"Preface"

Table of Contents
Why Open Source?
A Note about Selections

Tabulae Rudolphinae : quibus astronomicae… by Johannes Kepler, 1571-1630, NOAA

Why Open Source?

Anyone with connection to the Internet has access to a vast number of philosophical documents via online etexts. Fortunately, quite a bit of the best work in philosophy is in the public domain, and a few of these readings provide a convenient access for almost anyone seeking information and help in the history of Šsthetics. However, many of the historically significant writings in Šsthetics are not presently available on the Internet, and this open source text helps somewhat to remedy that need. The collection of readings selected for this open-source text is "free," subject to the legal notice following the title page.

By placing these reading selections in the public domain, production costs are minimized, and users themselves can improve the product, if they wish to do so. Current working versions of the readings, individually, and the book, as a whole, are available in CVS Repository and tarball.[1] The current release is, in a sense, a small test of the Delphi effect in open source publishing.

This edition of Readings in the History of Ăsthetics (version 0.11) should not be viewed as a completed work. Our development process is loosely patterned on the "release early, release often" model championed by Eric S. Raymond.[2] When version 1.0 is complete, additional formats of the text will made available via the Internet for free distribution under the GNU Free Documentation License.[3] Our publication is based on Open Source DocBook, a system of writing structured documents using SGML or XML in a presentation-neutral form using open source programs. The functionality of DocBook is such that the same file can be published on the Web, printed as a standalone report, reprinted as part of a journal, processed into an audio file, changed into Braille, or converted to most other media types. If the core readings and commentary prove useful, successive revisions, readings, commentaries, and other improvements by users can be released in incrementally numbered "stable"versions.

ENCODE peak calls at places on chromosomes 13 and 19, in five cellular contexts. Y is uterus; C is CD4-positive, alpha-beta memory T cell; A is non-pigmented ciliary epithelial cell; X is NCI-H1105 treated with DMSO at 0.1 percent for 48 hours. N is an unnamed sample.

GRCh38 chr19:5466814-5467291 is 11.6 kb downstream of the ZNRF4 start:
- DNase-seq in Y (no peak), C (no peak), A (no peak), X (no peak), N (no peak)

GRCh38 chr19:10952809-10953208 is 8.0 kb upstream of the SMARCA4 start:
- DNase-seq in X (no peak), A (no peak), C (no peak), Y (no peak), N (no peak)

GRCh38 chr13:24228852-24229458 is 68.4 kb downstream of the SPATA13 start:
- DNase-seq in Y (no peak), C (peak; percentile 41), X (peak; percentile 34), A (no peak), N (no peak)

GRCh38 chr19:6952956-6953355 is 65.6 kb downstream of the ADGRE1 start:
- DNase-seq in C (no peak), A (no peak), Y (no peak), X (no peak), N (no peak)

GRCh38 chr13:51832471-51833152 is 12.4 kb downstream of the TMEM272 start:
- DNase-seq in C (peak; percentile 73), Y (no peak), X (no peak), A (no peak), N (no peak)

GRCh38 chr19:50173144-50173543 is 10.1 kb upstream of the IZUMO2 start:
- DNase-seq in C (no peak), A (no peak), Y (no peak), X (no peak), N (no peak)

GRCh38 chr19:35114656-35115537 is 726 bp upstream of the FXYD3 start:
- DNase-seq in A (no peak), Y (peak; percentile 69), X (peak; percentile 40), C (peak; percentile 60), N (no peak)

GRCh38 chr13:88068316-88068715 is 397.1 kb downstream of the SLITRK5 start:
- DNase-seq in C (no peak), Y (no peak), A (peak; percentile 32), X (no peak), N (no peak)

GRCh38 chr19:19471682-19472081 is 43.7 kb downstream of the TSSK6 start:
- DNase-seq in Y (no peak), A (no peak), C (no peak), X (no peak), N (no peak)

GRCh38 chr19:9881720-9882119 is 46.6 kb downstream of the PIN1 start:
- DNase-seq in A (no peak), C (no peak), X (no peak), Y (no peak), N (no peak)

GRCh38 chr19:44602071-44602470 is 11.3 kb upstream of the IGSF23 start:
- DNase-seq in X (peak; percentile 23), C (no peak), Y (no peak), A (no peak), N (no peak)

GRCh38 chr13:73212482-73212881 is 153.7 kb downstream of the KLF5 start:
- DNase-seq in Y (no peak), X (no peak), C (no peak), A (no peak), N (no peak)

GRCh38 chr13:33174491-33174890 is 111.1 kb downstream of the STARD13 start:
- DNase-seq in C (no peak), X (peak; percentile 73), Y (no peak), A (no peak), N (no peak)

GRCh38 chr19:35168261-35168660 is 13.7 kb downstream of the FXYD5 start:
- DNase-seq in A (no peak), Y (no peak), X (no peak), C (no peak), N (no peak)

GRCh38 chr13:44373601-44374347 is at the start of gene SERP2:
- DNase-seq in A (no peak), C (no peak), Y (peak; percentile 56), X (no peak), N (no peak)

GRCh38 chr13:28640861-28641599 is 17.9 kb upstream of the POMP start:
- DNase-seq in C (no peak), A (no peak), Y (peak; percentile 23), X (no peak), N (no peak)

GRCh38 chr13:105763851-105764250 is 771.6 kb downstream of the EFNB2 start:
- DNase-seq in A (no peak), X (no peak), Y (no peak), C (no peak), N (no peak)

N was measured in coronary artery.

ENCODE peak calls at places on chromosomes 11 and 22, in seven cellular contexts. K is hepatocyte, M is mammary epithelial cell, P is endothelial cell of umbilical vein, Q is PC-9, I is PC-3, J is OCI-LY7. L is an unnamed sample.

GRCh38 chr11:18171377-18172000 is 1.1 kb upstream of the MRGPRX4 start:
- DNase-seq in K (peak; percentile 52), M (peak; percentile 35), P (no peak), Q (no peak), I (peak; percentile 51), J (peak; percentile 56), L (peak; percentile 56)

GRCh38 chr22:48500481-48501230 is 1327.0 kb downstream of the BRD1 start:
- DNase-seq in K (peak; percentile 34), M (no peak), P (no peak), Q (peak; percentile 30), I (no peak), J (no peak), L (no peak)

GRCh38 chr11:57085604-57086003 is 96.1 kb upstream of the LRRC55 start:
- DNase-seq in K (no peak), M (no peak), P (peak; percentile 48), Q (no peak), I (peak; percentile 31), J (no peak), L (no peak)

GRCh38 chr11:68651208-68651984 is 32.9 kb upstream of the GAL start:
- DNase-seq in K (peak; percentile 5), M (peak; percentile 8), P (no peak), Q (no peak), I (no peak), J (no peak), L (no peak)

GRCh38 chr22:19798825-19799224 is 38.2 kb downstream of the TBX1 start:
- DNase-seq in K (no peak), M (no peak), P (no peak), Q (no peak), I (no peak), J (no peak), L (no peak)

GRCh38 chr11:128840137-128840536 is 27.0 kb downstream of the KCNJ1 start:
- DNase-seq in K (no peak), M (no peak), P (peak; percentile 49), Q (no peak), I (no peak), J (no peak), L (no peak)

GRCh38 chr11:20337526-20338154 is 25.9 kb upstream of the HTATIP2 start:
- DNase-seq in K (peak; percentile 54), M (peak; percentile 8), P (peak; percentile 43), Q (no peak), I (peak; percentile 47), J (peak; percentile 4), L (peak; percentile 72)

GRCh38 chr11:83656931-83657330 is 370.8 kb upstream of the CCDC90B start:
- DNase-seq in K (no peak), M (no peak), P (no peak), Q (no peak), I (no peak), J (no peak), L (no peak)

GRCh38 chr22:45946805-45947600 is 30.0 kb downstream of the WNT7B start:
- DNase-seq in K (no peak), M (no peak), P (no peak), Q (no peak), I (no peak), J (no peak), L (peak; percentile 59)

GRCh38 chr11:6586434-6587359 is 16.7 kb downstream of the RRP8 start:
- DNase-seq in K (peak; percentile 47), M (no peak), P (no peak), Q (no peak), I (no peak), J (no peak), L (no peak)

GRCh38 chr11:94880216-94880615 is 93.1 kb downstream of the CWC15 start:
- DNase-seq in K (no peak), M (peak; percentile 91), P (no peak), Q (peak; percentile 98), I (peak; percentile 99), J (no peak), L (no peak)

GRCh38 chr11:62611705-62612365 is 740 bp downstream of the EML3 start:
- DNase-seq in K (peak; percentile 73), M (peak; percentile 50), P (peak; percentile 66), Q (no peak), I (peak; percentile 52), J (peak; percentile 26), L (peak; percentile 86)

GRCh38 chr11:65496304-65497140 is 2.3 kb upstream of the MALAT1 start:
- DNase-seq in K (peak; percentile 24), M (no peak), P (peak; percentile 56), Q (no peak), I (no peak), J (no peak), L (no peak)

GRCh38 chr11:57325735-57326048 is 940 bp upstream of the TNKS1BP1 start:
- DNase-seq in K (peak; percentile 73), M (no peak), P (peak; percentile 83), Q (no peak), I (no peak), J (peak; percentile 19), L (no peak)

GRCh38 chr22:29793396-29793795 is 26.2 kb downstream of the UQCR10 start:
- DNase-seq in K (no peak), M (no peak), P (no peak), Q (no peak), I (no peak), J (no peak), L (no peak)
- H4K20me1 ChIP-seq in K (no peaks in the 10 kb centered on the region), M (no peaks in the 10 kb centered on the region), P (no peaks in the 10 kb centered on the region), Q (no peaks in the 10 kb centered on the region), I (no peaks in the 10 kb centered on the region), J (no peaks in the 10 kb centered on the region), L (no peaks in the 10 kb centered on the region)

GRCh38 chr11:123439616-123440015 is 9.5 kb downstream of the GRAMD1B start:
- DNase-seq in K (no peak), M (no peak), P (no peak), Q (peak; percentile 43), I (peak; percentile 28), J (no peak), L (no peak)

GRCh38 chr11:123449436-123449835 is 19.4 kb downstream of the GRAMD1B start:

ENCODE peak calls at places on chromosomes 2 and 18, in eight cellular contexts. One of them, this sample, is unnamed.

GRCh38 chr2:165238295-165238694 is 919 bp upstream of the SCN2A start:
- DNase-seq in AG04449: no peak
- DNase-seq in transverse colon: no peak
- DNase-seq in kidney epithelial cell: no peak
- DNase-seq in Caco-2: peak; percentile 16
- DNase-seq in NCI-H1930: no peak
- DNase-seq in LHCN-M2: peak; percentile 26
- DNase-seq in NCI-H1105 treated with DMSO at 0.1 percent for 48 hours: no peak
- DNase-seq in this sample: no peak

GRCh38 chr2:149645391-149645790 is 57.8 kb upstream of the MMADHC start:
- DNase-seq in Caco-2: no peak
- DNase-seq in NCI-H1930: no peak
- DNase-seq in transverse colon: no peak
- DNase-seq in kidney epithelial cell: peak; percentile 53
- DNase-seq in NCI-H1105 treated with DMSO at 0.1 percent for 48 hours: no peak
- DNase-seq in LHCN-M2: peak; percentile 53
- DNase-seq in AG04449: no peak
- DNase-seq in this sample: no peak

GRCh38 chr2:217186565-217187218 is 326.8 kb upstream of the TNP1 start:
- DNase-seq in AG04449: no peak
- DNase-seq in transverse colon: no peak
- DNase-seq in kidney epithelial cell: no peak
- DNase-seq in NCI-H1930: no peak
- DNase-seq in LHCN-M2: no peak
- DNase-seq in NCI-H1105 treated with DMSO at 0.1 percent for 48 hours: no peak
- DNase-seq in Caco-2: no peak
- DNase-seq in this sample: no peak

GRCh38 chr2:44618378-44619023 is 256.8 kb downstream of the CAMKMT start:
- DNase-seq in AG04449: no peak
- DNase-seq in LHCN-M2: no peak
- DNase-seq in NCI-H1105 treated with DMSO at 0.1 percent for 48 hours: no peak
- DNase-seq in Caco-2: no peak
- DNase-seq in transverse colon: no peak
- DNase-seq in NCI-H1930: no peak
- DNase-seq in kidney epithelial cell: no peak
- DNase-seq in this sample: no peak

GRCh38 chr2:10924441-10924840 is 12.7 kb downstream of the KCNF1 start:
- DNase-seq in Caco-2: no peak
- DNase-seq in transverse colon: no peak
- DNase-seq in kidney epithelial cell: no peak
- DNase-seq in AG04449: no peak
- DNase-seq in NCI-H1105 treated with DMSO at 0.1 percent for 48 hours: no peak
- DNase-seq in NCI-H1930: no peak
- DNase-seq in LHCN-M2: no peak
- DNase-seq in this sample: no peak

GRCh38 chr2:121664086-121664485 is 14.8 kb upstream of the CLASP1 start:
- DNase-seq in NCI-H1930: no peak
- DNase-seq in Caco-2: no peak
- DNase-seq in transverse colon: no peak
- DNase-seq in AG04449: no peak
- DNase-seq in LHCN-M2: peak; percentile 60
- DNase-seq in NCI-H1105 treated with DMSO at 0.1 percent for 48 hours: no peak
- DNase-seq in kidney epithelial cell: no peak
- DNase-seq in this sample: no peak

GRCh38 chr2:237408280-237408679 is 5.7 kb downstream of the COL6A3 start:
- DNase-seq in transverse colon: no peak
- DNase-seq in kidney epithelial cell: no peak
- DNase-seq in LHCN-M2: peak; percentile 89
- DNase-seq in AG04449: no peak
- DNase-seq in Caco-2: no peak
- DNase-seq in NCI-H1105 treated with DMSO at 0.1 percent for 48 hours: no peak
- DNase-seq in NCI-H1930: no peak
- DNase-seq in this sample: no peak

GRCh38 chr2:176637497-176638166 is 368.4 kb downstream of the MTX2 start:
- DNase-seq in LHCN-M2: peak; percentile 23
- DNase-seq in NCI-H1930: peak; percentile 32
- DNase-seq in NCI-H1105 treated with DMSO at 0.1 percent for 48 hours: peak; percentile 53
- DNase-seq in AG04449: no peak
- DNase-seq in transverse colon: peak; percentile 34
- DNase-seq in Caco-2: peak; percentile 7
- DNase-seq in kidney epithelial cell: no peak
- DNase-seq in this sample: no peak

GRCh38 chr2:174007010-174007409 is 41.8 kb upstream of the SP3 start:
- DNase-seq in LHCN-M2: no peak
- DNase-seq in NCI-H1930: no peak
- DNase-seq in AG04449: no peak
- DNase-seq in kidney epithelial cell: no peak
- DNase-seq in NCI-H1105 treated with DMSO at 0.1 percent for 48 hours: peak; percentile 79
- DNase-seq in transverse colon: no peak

Notes

[1]

artbook

[2]

Eric Raymond. The Cathedral and the Bazaar. Sebastopol, CA: O'Reilly & Associates. 1999. Online at The Cathedral and the Bazaar

[3]

What is Copyleft?